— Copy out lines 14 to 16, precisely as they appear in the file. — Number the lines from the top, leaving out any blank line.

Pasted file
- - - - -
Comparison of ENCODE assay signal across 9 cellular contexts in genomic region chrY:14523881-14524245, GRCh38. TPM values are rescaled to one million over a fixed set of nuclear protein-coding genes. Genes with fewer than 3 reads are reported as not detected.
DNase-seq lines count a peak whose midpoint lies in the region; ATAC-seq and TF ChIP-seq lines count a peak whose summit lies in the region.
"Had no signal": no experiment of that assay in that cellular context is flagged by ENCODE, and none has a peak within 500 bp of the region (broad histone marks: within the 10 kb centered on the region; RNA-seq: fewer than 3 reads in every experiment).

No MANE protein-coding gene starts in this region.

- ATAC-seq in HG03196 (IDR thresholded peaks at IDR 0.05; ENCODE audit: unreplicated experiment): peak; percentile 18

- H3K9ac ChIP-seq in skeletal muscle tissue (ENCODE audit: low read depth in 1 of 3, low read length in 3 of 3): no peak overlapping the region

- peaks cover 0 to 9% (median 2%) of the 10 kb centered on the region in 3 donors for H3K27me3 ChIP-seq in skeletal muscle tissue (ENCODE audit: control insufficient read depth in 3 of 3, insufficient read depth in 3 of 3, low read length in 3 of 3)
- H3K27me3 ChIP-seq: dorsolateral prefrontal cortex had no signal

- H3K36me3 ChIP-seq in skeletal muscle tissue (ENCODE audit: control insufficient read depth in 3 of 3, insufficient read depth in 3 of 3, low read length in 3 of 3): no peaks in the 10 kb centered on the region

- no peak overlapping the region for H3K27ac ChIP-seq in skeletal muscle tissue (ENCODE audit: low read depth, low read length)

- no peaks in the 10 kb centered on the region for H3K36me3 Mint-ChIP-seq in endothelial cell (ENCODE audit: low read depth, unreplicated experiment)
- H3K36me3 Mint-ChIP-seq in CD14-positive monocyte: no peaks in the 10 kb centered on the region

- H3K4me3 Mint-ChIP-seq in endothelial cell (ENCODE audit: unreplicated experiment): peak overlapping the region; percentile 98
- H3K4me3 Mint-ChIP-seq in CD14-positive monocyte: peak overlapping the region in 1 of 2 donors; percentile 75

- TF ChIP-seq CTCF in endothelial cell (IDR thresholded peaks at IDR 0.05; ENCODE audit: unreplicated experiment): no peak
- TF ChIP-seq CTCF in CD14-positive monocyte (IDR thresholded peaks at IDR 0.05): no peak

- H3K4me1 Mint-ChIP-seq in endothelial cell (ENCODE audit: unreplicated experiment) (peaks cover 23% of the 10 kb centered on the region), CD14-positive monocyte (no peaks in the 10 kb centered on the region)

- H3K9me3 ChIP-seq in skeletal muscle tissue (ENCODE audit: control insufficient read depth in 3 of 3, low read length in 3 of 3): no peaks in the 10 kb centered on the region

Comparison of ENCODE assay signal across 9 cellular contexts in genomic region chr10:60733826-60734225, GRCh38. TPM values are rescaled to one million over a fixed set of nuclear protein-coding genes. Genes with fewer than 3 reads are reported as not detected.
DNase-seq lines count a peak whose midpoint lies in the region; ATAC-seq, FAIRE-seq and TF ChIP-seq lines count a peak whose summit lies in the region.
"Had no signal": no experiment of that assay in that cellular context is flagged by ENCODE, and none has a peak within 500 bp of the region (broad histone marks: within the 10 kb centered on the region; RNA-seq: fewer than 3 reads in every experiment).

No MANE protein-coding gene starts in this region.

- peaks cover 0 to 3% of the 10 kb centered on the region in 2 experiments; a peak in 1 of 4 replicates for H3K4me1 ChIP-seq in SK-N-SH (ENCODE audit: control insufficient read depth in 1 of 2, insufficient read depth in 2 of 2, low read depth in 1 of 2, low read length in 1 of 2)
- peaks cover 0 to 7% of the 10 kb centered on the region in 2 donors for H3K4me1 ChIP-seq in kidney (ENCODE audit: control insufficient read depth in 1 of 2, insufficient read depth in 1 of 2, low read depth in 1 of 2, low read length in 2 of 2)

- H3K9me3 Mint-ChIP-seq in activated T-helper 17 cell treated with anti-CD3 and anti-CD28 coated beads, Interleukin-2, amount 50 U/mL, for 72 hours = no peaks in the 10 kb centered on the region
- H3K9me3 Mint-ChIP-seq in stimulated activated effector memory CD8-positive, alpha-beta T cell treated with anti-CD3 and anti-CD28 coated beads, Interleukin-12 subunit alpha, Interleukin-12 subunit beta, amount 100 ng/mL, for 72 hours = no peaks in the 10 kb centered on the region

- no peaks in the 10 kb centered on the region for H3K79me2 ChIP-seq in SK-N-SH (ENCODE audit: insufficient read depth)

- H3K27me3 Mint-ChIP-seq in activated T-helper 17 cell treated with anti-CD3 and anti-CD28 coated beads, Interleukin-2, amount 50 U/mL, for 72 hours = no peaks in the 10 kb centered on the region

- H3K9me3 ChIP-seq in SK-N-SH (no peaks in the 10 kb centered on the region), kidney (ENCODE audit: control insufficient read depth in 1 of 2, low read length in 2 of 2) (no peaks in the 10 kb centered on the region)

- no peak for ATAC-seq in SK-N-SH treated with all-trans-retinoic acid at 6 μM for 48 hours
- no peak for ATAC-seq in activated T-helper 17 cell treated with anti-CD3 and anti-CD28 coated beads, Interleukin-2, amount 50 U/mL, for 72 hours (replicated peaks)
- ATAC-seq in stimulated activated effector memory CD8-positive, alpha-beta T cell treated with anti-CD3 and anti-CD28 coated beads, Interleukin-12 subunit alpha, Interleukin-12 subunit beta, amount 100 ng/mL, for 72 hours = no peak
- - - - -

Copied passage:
- H3K4me3 Mint-ChIP-seq in CD14-positive monocyte: peak overlapping the region in 1 of 2 donors; percentile 75

- TF ChIP-seq CTCF in endothelial cell (IDR thresholded peaks at IDR 0.05; ENCODE audit: unreplicated experiment): no peak
- TF ChIP-seq CTCF in CD14-positive monocyte (IDR thresholded peaks at IDR 0.05): no peak